use the X11 service (port 6000). Recall that the applications on
the host are the clients of X server. So, if the source is the
internal interface on the firewall, the destination is the internal
network, and the service is X11, then accept the packets.
Anything else, deny.
Loopback policy is normally to
The policy for the external
interface can be similarly defined based on the requirements.
We can install this firewall on the gateway system. Each
workstation in the internal network can start a X session on the
gateway server but should not be able to do anything else.
Getting more out of the Server
It is suggested that the default desktop on the gateway server is
a light one, e.g. icewm. It can reduce the resource requirements on
the server substantially. Or a better way of looking at it, given a
server, a lot more workstations can connect to it and continue to get
a very good response. I recall connecting about 50 thin clients on a
4 GB server, but obviously it will depend a lot on what each
workstation is doing.
The role of the server need not be limited to browsing. External
email is obviously a need. The gateway can also act as the mail
server. The mail access can be provided only over the browser using,
An organization can allow a wide range of options on the server
without worrying about contamination of the local network or leakage
of information to the web from the local network.
Relaxing some Conditions
We may decide that there is need for some data from the web to
come to the local network. We will assume that this permission is to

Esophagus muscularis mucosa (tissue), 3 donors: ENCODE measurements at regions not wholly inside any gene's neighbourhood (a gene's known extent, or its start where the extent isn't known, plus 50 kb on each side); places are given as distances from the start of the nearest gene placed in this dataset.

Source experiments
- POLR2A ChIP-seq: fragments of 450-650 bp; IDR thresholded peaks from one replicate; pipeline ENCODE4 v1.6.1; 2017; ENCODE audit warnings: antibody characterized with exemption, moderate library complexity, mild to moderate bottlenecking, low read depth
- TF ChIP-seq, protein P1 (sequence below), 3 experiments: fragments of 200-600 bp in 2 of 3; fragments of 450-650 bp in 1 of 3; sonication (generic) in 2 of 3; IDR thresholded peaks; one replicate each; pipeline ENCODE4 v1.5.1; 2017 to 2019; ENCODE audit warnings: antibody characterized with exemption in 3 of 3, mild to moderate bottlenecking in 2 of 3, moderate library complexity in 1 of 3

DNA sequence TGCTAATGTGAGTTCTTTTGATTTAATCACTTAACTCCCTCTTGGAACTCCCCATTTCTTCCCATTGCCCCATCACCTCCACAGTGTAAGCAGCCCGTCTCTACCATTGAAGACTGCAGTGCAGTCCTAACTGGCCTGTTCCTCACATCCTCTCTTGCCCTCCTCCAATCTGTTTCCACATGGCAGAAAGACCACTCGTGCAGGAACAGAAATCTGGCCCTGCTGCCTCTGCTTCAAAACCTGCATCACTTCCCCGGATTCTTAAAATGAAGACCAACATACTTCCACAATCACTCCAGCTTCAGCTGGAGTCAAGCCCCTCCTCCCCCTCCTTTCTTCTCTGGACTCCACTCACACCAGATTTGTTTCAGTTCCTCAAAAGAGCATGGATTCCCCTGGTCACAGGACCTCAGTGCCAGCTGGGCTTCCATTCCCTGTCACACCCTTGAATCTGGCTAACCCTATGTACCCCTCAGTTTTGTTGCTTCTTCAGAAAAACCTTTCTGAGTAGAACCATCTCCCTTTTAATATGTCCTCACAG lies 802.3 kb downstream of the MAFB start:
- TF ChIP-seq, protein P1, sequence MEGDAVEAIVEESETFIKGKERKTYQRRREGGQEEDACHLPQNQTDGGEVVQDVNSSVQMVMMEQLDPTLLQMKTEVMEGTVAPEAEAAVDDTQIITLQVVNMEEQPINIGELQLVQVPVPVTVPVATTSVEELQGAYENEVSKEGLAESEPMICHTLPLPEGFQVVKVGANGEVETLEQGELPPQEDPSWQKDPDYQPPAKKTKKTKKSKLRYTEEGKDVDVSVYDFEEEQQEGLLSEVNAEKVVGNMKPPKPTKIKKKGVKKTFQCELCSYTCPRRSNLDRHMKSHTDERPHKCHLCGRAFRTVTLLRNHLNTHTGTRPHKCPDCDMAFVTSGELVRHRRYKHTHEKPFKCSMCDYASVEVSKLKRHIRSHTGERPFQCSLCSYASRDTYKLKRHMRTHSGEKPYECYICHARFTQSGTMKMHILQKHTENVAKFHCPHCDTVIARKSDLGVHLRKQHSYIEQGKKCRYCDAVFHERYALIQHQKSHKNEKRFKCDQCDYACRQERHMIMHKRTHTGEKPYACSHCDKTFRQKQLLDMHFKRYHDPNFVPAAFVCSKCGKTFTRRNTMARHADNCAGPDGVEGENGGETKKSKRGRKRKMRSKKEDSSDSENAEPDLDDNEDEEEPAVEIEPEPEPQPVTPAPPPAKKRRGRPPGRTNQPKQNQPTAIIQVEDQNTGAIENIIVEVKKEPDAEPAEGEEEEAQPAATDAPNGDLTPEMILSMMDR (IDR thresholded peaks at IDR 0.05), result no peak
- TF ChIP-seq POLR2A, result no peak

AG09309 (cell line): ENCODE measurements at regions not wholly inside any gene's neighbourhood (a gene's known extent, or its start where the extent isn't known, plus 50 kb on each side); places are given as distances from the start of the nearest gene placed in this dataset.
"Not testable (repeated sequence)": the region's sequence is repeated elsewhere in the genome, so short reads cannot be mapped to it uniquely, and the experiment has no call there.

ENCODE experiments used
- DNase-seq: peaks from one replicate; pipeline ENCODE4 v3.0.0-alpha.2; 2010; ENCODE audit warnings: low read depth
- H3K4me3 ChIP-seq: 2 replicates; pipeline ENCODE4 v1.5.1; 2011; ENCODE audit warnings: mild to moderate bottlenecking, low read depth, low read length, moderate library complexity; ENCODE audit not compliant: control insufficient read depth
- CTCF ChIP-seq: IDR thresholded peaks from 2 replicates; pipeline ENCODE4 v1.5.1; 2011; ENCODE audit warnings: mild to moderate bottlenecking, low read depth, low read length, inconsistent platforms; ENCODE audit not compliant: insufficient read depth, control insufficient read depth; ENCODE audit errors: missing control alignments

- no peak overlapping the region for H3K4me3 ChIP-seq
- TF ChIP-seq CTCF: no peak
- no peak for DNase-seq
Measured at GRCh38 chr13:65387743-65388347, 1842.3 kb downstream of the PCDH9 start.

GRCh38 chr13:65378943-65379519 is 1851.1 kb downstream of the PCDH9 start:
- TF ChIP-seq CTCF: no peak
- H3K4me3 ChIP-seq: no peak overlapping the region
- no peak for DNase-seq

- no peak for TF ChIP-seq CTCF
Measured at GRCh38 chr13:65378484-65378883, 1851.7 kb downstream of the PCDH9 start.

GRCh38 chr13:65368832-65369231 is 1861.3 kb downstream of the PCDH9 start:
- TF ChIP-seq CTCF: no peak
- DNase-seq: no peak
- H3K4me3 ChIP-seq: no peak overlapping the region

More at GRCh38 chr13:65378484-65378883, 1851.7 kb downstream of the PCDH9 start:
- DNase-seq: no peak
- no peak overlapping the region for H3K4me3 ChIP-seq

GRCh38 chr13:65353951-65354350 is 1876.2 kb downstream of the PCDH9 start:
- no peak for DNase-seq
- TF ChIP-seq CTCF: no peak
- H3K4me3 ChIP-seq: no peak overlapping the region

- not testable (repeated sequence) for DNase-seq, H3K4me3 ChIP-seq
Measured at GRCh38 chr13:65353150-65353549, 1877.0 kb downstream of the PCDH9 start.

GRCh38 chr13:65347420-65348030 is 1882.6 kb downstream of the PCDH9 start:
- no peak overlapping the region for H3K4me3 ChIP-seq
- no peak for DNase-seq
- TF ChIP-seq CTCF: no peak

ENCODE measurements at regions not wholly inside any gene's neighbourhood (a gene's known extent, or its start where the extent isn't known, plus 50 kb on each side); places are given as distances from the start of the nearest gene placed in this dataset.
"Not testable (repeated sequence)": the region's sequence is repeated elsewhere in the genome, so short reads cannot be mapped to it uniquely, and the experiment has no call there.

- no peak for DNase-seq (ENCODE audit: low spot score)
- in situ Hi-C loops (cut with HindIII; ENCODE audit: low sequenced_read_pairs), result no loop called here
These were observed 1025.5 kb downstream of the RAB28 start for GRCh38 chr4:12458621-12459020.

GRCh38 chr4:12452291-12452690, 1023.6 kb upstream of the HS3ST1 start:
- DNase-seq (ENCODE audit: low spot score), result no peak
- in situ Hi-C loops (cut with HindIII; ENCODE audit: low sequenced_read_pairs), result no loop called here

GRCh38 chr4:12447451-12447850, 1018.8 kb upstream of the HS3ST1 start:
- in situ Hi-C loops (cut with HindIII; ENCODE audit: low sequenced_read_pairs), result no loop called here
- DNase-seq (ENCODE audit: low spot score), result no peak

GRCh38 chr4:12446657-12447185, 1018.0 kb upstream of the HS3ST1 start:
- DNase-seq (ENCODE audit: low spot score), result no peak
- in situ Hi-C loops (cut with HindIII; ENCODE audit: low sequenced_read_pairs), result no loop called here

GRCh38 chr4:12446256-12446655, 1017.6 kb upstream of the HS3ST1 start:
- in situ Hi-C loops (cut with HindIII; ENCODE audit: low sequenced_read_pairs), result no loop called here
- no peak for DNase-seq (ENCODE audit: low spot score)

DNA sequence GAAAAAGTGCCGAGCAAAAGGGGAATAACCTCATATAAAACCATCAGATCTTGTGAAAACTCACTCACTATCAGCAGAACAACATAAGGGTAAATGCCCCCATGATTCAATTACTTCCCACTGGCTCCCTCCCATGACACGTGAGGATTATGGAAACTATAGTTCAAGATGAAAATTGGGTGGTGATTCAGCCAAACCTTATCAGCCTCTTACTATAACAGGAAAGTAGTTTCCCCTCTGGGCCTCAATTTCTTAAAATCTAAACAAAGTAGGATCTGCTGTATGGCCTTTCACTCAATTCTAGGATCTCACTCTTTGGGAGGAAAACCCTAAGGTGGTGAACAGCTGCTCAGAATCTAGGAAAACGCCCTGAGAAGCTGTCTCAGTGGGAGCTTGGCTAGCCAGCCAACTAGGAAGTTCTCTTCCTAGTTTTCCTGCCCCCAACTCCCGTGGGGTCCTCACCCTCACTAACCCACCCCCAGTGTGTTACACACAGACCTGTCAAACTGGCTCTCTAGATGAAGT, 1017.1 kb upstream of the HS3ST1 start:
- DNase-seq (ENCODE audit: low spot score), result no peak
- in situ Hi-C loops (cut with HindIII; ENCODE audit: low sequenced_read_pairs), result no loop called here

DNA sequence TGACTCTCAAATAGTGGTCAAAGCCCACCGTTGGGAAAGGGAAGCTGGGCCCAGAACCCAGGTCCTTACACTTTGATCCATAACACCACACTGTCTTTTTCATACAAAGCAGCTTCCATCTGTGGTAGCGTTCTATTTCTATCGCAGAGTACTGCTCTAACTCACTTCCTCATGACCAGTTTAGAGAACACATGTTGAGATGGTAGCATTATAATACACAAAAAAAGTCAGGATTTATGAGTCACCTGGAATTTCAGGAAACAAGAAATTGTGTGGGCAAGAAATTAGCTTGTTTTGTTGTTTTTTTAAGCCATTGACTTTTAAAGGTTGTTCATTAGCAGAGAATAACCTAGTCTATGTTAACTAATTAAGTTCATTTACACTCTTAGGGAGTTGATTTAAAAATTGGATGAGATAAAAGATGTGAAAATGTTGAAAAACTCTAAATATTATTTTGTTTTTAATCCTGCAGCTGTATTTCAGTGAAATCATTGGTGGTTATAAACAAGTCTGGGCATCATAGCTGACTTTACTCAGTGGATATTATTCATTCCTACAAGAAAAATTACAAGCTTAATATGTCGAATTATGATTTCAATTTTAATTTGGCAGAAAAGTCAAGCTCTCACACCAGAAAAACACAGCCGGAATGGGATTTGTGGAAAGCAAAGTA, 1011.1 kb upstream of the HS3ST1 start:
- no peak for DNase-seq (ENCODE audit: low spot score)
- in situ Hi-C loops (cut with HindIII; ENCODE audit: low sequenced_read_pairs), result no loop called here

be given to project leads only, or more precisely, the machines
allocated to the project leads. We can export the desired directory
on the server using nfs or Samba, making sure that read only access
is being provided.
This needs a change in the firewall to allow access to nfs or smb
to the machines of the project leads. The additional steps are:
Define a host for each
Create a group of the project leads
to which includes the hosts of the various project leads.
Create a new role which accepts
packets with source being the group of project leads, the
destination being the gateway and services being SMB or NFS.
For NFS, nfs, sunrpc and mountd ports
are needed by an nfs client client. The port for mountd is
dynamically allocated by portmapper. It may be necessary to assign a
fixed port for a firewall. The command rpcinfo will give information
about the ports being used by nfs/rcp related servers.
For SMB, smb/microsoft-ds (port 445) and
netbios related ports (ports 137-139) are needed.
We can relax other conditions if required. For example, we may
allow the project managers write access as well, as finally the code
has to be delivered. This is not to say that the higher the position,
more trustworthy the person. Rather the goal is an absence of
anonymity and ease of tracking a violation. These, in turn, make
policy violation an unacceptably high risk proposition and help keep
a person on the straight path. If we know that a radar is checking
the car speeds on a road, we tend to drive within legal limits.
Security does not have to be debilitating. A good policy is one
which does not get in the way of a person trying to do his or her
work. There will, then, be no temptation to find a way to bypass the
unreasonable constraints. Good policies should also not reduce
efficiency. We can use Linux or any other Unix-like environment to
find elegant solutions to problems.